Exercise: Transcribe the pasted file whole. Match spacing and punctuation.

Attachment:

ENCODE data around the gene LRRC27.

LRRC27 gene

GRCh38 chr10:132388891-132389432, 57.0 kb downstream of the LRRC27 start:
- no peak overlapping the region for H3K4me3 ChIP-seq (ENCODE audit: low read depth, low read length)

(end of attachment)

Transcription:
ENCODE data around the gene LRRC27.

LRRC27 gene

GRCh38 chr10:132388891-132389432, 57.0 kb downstream of the LRRC27 start:
- no peak overlapping the region for H3K4me3 ChIP-seq (ENCODE audit: low read depth, low read length)